Elmira nurse Yvonne Martin died in Tuesday’s devastating earthquake in Haiti.
Martin was part of a team of seven nurses from the Kitchener-Waterloo area who arrived in Haiti shortly before the quake. The church-sponsored mission team arrived in the capital, Port-au-Prince, and had just settled into a guest house when the quake struck and the building collapsed.
The Evangelical Missionary Church of Canada, which organized the mission to Haiti, reported that the other six members of the group are safe.
Martin was the first confirmed Canadian casualty of the magnitude seven earthquake.
Martin worked at the Elmira Medical Centre for 36 years before retiring two years ago.
Dr. Michael Norris, who knew her since he started at the Elmira clinic 25 years ago, said she retired from the clinic but not from nursing.
“She continued on in a humanitarian fashion, providing her time in Haiti,” he said. “Nursing was always in her blood.”
Martin made her first trip to Haiti not long after she retired; this was her fourth trip to the country to conduct clinics in rural areas.
“She worked with some of the most impoverished citizens on the island, helping to administer aid, medical care, dressing, immunizations,” Norris said.
Val Thomson, a friend and coworker of Martin’s for 29 years, said they talked about mission trips and Martin always encouraged her to go to Haiti.
“She was always almost overwhelmed by the poverty and didn’t feel like she was doing enough or the team was doing enough,” Thomson said. “She was the most loving, caring and kind person I ever knew, and a great role model – I always wanted to be like her.”
Thomson said Martin was “a rock” to her husband Ron, their three sons and 10 grandchildren.
Norris described her as friendly, knowledgeable, outgoing and a positive person who wore “a smile much more than a frown.”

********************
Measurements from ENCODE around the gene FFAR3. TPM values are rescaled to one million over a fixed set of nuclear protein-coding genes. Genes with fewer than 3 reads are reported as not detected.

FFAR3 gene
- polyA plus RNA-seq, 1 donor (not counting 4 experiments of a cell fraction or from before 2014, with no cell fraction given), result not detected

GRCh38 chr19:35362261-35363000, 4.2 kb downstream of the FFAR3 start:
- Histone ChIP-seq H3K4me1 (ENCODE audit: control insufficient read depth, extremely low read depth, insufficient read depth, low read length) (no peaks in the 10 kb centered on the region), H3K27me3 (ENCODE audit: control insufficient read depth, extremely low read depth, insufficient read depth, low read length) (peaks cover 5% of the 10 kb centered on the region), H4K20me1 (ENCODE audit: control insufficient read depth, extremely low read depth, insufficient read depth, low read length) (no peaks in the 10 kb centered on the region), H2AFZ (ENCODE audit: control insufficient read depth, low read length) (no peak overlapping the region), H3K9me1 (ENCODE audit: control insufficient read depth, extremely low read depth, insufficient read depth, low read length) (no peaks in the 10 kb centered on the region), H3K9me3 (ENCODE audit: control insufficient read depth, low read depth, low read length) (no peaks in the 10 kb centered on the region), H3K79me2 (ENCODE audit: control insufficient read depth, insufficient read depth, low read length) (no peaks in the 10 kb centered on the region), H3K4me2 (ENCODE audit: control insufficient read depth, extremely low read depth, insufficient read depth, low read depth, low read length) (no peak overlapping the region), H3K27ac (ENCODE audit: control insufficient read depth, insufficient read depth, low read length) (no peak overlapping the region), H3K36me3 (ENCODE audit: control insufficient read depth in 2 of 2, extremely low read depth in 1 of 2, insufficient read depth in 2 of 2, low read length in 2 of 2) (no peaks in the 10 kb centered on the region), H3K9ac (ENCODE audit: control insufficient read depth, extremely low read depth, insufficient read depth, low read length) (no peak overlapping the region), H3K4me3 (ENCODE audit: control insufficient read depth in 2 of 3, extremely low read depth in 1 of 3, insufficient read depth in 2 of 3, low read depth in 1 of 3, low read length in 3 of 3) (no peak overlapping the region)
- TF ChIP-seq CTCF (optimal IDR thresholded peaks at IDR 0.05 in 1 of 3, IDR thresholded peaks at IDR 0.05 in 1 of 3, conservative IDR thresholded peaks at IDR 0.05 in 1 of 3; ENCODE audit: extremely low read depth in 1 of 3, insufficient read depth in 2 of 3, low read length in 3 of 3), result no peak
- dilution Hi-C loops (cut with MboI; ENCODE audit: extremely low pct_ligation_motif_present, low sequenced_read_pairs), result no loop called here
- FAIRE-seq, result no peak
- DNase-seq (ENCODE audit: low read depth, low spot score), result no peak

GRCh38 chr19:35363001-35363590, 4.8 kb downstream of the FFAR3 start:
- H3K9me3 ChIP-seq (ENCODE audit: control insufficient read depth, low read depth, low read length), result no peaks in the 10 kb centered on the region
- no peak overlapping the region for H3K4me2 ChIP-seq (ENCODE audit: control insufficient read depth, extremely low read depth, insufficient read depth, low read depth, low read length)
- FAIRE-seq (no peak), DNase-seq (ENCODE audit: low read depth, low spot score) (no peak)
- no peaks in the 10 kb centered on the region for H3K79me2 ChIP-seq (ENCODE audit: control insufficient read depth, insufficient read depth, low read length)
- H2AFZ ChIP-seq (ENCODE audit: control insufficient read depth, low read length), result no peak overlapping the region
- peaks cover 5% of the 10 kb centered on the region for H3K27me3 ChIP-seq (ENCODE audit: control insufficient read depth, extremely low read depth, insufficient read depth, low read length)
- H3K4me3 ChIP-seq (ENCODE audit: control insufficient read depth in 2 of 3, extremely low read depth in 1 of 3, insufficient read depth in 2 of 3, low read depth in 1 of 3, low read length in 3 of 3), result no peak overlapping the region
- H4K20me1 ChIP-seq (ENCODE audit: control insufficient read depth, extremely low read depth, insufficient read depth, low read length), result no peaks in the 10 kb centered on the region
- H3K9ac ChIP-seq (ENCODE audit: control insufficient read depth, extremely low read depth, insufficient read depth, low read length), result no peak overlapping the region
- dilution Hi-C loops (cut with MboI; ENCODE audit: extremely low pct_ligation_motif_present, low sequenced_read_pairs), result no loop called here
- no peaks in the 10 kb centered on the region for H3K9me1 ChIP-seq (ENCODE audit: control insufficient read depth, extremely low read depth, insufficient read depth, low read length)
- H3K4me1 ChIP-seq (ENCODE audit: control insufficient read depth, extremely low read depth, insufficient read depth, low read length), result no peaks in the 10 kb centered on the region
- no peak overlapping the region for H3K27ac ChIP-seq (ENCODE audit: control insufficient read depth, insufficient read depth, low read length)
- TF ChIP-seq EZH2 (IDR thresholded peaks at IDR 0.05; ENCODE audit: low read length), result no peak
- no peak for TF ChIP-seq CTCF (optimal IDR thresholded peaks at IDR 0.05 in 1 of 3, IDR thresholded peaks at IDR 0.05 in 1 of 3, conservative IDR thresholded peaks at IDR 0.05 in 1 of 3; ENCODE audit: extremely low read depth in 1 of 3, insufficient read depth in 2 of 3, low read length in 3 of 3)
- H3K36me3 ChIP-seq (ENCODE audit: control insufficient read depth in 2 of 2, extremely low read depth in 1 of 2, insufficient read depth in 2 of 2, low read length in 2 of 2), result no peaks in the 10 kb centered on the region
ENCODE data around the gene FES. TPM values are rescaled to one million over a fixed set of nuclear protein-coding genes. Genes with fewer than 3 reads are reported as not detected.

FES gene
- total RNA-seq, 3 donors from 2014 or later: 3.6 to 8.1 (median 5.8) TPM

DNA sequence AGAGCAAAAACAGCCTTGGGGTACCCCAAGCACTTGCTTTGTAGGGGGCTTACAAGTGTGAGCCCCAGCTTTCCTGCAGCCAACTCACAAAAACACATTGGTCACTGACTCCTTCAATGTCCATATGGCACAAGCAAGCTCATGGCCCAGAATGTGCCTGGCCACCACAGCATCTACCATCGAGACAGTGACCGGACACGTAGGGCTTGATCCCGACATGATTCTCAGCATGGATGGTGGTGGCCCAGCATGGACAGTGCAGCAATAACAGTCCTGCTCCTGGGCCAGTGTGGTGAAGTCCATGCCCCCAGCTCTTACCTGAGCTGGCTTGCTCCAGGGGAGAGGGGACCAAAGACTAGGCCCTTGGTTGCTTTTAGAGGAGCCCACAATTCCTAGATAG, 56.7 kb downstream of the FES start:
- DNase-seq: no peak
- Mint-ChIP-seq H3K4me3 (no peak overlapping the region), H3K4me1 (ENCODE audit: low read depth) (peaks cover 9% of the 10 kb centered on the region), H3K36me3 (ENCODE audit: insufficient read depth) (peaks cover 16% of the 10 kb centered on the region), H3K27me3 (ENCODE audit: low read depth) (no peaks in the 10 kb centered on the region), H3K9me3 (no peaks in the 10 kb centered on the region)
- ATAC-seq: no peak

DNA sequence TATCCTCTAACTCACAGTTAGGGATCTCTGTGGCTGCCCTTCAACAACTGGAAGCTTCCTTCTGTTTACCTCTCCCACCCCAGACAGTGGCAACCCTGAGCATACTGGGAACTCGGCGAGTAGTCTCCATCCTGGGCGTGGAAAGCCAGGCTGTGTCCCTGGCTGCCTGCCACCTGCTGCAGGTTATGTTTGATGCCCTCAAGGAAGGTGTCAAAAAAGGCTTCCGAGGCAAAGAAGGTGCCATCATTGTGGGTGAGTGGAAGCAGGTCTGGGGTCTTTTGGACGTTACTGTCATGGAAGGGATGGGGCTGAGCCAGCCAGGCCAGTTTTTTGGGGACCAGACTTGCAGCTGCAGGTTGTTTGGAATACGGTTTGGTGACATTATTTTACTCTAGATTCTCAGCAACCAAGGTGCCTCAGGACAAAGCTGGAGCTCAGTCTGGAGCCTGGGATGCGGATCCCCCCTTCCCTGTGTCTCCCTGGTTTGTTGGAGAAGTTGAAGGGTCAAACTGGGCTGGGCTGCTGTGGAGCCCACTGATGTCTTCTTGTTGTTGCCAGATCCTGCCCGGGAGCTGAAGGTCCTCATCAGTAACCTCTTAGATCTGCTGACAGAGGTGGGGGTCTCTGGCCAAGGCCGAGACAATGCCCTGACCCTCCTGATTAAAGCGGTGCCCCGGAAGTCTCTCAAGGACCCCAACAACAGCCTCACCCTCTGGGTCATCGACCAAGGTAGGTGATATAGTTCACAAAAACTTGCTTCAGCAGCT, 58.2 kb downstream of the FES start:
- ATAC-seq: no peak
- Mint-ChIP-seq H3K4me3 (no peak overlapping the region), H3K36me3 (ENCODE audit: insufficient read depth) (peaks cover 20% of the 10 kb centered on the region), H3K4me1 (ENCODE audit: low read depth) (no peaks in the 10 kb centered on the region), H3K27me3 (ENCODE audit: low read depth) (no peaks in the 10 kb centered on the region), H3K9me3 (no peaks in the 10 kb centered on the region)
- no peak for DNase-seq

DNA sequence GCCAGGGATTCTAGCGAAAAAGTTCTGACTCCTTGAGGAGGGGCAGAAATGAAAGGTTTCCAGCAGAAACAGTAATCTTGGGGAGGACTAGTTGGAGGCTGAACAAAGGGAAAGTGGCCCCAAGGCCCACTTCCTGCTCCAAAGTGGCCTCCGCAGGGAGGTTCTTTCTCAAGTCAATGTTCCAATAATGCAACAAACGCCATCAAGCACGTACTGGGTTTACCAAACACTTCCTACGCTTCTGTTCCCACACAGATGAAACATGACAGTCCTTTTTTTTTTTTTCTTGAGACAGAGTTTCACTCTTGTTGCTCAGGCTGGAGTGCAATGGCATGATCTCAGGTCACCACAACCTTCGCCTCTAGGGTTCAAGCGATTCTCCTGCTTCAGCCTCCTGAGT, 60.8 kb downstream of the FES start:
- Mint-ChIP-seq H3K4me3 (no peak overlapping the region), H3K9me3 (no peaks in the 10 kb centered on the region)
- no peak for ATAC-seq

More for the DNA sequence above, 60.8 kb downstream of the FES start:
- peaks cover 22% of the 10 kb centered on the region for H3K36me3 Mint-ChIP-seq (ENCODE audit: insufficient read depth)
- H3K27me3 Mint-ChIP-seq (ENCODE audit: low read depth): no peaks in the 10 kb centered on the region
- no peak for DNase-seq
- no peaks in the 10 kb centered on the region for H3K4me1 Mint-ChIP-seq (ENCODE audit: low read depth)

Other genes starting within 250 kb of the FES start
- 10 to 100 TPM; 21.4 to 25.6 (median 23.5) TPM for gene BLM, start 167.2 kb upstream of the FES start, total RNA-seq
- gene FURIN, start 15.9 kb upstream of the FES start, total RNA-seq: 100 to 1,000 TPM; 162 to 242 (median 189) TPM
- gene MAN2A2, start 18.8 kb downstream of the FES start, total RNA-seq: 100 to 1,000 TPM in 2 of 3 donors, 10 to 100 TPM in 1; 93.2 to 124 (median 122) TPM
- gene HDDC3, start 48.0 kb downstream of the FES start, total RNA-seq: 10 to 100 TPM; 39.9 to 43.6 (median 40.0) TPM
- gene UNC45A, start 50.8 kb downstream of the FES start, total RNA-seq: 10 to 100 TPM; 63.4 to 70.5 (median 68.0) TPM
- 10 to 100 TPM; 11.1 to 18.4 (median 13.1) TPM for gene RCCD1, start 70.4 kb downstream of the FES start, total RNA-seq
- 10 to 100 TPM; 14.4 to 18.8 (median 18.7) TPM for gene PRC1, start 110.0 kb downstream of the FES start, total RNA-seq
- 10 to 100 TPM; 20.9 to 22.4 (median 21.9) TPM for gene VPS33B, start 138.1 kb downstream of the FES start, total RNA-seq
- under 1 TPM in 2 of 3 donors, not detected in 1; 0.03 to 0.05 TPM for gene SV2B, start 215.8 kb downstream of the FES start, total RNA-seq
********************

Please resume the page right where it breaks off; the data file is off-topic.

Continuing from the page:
Martin was a mentor for many of the nurses and new physicians, Norris said, orienting them not only to office procedures but also helping them understand the people and families who came into the clinic.
“It was often invaluable, understanding who you’re dealing with, not just the item at hand.”
After her retirement, she still dropped by the clinic and was happy to help out when needed, as when the clinic asked for help with holding H1N1 immunization clinics last fall.
“It’s going to be a difficult time at the office for the next while,” Norris said. “Everyone had quite a close relationship with her and she’s had a close relationship with us, so we’ll have to go through a difficult period of adjustment.”
The Mennonite Central Committee announced it will be responding to the quake, although it was too soon to say exactly how. The agency has 23 staff in the country.
Donations to help victims of the disaster should be designated Haiti Earthquake and can be made online at mcc.org. Cheques can be mailed or dropped off at the MCC Ontario office, 50 Kent Ave. Kitchener, N2G 3R1. Credit card donations can also be made by calling 1-800-313-6226.